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We Can Discuss Tiger’s Sex Life, But Not His Religion?

Brit Hume put private religious belief in the public sphere, as we now do with just about everything else once considered private.

by
Melissa Clouthier

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January 5, 2010 - 12:00 am
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Fox News’ Brit Hume stirred the pot this weekend, commenting on Tiger Woods’ infidelities. Hume said:

Whether he can recover as a person depends on his faith. He’s said to be a Buddhist. I don’t think that faith offers the kind of forgiveness and redemption that is offered by the Christian faith. So my message to Tiger would be, “Tiger, turn to the Christian faith and you can make a total recovery and be a great example to the world.”

Many commentators were offended. Jay Bookman of the Atlanta Journal-Constitution responded:

But seriously, I do not understand and can’t begin to comprehend the arrogance it takes to publicly anoint yourself someone’s spiritual adviser, and to then lecture them about their faith and its alleged inadequacies. This was a prepared, considered remark by Hume, not some off-the-cuff aside.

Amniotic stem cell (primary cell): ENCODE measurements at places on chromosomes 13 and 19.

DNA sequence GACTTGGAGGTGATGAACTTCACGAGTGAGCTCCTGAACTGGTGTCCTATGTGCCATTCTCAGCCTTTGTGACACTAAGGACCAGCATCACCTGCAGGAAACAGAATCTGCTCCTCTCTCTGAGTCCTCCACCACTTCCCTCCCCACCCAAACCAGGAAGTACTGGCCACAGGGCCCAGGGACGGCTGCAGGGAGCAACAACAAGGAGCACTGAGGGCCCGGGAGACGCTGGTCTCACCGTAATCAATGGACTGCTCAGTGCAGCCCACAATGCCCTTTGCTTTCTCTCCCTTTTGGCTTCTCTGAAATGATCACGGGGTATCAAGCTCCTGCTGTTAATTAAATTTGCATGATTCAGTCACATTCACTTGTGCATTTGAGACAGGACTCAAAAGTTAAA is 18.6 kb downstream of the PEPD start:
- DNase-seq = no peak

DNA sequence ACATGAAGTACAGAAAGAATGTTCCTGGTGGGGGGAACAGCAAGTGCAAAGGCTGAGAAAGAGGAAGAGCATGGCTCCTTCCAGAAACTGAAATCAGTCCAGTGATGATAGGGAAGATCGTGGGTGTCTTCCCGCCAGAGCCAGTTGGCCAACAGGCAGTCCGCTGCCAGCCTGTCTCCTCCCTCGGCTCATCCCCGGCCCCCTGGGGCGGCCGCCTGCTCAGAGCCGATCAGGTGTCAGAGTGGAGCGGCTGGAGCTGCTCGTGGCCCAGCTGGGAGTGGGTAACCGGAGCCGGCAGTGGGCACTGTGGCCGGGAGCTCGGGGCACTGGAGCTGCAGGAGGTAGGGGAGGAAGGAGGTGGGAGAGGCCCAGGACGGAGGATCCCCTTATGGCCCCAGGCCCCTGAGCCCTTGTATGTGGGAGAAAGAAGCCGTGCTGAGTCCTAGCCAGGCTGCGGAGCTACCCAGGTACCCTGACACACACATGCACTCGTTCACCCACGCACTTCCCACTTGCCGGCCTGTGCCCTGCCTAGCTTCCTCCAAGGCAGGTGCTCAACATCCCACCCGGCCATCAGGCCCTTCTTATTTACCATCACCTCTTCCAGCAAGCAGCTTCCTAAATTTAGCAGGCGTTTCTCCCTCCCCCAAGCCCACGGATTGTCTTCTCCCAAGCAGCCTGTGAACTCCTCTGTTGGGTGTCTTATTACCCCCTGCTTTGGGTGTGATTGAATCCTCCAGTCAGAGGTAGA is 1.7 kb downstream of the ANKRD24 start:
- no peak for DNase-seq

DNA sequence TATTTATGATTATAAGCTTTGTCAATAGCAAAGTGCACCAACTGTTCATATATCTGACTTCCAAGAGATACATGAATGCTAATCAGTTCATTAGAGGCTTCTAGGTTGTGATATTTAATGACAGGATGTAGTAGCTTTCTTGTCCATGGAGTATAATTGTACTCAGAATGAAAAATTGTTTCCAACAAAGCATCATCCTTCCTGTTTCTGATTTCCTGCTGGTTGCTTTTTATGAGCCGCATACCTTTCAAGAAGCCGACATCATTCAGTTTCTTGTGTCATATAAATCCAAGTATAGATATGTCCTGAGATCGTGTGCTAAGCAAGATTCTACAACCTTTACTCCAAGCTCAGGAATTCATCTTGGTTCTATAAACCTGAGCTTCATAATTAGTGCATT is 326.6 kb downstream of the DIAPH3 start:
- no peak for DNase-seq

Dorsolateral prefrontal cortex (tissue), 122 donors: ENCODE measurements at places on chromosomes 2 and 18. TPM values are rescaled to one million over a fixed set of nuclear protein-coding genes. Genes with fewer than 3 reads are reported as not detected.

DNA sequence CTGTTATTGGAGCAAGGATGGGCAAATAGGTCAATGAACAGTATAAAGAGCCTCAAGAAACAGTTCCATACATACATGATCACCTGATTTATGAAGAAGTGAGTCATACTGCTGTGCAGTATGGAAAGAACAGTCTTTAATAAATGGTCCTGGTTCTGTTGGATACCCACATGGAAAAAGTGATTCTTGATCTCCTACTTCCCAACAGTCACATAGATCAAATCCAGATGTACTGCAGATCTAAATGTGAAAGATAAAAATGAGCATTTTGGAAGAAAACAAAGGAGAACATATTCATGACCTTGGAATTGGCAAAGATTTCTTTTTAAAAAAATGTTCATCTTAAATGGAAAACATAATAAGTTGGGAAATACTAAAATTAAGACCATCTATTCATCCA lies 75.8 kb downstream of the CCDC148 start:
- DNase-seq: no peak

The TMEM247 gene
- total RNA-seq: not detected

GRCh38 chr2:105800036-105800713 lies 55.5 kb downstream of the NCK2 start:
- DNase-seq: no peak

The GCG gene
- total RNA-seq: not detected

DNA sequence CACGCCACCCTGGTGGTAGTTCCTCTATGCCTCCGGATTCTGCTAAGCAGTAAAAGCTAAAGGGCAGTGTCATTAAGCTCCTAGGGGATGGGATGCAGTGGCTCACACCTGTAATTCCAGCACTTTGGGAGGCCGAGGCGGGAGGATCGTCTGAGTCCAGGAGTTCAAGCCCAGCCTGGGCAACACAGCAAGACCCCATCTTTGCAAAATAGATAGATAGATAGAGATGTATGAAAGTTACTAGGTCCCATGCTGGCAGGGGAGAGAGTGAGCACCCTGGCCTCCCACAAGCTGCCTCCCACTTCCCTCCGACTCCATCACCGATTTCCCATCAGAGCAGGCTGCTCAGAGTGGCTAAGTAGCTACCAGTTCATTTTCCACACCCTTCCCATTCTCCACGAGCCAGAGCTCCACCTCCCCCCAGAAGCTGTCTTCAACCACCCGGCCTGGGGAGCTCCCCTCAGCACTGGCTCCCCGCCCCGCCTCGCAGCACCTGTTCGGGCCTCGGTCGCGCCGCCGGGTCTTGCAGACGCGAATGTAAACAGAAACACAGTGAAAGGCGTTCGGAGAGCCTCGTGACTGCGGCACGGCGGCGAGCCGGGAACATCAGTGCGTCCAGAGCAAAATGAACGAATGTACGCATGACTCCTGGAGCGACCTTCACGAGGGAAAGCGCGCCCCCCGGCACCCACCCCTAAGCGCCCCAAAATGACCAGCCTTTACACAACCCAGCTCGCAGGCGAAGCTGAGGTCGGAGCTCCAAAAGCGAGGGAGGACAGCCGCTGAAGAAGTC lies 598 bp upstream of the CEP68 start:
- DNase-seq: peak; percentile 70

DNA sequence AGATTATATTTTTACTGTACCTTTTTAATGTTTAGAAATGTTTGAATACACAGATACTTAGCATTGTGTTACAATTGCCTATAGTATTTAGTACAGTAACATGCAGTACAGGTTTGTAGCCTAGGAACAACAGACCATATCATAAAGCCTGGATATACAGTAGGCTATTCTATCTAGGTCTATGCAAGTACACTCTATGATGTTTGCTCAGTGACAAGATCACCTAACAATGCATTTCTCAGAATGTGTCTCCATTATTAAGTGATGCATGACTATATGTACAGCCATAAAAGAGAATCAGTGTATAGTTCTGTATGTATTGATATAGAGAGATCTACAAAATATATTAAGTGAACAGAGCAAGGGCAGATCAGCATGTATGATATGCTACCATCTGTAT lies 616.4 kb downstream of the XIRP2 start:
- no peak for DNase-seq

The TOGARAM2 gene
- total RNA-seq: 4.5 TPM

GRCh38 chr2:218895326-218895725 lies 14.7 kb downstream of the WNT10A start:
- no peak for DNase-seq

A person’s faith is a private matter between that person and God, and is not a matter to be judged by some pompous TV anchor.

And then there were those, like PJ Media’s own Charles Martin, who rejected Hume’s remarks on religious grounds. Charlie wrote:

Please mention to Brit that his knowledge of Buddhism leaves enough to be desired that he probably shouldn’t opine thereon.

I’ll grant that Buddhism doesn’t provide a transcendental entity which can forgive sin, but then Buddhism doesn’t actually provide the concept of sin either; we replace it with “things which lead to a peaceful life, causing no avoidable harm to others” and, of course, the opposite.

High on that list is “avoid sexual misconduct” which can be translated to “know when to keep your pants zipped.”

Having no concept of transcendent forgiveness, we replace it with the idea that having harmed someone, you should make amends and reconsider your behavior in the future.

You tell me which is more productive: being Forgiven of Sin, or making amends and remedying your faults?

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